AUTOFICTION | rules for girls
rules for girls
1. Don’t drink the punch, don’t drink it, could be anything in it—moonshine, roofies, rape waiting to happen. I knew a girl once, she was careless—two cups, strange room, aching belly, plan b. Don’t drink the punch. The point is not to plummet: it’s to bend this flock of bodies, part it like the sweetest sea.
2. Drink the punch, or pretend to, tilt the glass assumingly, take sips of air. When he hands you a drink, say thank you, flash a smile, lose the glass in the next room. No one has to know what you put in your body—all they know is what you show them. Learn three things and you are golden: the soft smile, the sloped shoulder, the whisper away.
3. Drink the punch, drink it till you feel like floating, drink it till you feel the booze rush to your brain. Slip your fear into folds of sugar; dissolve like a pill in hot water. There will always be someone whose hand skims too boldly, someone whose gaze lingers too long. Pretend you are at the movies, by the subway, on the bus. Or just drink the punch. You have found your rabbithole and you might as well use it; you have been falling down it since you learned how to stand.
A brief catalogue of muses
“Her eyes were shining brighter than the morning star; and she began to speak gently and softly, with angelic voice.”
“Her long slender bare legs were delicate as a crane’s and pure save where an emerald trail of seaweed had fashioned itself as a sign upon the flesh.”
“Then he kissed her. At his lips’ touch she blossomed for him like a flower and the incarnation was complete.”
“I was gawky and she was gorgeous and I was hopelessly boring and she was endlessly fascinating…if people were rain, I was drizzle and she was hurricane.”
“So what’s wrong if there happens to be one guy in the world who enjoys trying to understand you?”
James Joyce, A Portrait of the Artist as a Young Man
F. Scott Fitzgerald, The Great Gatsby
John Greene, Looking for Alaska
Haruki Murakami, Norwegian Wood
“Just wishin’ and hopin’ and thinkin’ and prayin’/Plannin’ and dreamin’ his kiss is the start/That won’t get you into his heart/So if you’re thinkin’ how great true love is/All you gotta do is/Hold him and kiss him and squeeze him and love him/Yeah, just do it and after you do/You will be his”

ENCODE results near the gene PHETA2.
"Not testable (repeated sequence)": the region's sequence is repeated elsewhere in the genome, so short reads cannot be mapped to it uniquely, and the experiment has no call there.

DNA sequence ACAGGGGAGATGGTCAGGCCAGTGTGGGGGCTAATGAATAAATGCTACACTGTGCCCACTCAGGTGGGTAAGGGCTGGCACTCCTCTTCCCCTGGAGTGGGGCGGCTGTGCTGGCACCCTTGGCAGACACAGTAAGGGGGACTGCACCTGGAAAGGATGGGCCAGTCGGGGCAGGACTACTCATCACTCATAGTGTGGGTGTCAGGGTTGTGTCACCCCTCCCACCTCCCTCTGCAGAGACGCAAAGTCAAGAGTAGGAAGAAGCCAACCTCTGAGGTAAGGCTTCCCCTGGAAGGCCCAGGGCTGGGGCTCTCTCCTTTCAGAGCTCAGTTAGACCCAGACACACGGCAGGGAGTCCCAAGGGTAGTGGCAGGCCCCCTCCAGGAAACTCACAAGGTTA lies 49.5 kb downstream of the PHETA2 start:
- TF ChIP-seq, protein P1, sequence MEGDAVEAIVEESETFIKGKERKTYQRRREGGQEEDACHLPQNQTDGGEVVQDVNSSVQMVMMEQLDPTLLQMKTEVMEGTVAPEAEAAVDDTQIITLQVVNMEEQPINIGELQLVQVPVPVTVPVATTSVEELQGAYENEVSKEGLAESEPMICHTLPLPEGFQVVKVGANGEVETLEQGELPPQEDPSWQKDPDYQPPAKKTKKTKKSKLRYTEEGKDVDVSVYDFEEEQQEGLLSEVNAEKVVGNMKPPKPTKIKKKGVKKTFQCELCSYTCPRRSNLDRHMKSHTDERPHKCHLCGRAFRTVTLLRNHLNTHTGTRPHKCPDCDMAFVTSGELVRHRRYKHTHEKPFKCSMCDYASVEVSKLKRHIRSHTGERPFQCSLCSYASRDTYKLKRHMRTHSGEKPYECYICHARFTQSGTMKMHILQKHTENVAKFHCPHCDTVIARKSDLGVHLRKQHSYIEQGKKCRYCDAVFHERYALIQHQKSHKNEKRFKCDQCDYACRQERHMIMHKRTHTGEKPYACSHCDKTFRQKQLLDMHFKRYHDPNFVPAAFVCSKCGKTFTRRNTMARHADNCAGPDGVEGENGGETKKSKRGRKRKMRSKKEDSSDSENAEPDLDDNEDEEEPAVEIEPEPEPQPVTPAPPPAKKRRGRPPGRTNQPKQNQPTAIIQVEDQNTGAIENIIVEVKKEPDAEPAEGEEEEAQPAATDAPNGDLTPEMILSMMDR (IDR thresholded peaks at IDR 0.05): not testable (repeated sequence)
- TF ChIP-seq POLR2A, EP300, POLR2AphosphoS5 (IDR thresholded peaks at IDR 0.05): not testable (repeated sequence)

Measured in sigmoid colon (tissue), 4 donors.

–Dusty Springfield, “Wishin’ and Hopin’”
The first time
he scoops you up in his arms,
you are aware of his hard chest,
his limbs which shroud you
like thick branches.
I could fold you up
in the palm of my hand, he says,
my doll, my princess, my pearl.
You notice his ridged back,
how easily he cradles your hips,
and you feel, for the first time,
rules for girls
4. For safety, always walk in groups of two, or three, or five. The proper rate of exchange is one boy to two girls, one to three if you are walking in the city, one to four if it is nighttime. Add one point if he is 6’2” or taller; subtract one if your breasts are size D or greater. Subtract one if you listen to music and forget the lyrics. Subtract one if you sometimes wake up and wonder why you are here.
5. If you are walking alone, make sure to carry protection. Pepper spray is optimal; you can also try ridged jewelry or abject apathy. Carry your weapon in your hand at all times; do not keep it on a keychain or buried in your purse. Do not carry a purse. Do not wear heels: try soft-soled shoes that mask your footsteps and fold you up to one third your size. Say you have a boyfriend, a birth defect, an STD. If all else fails, the world always recognizes a woman’s scream.
Retrieved from Quora
“Anthropological Research on the Female Fantasy,” or Why I am Watching Nicholas Sparks Movies at 1 in the Morning
Their meeting is a fluke: a stalled car, a dollar short at the diner. She is rich and roundfaced and holds the world like a found nickel. He is tall and mysterious and has suffered more than she can possibly imagine.
In Nicholas Sparks movies, the tragedies are always unequivocal: a deadbeat father, a car crash, leukemia. The couple never fights about dirty dishes, or why he doesn’t shave his beard, or why she comes home after midnight with lipstick smudged on her teeth.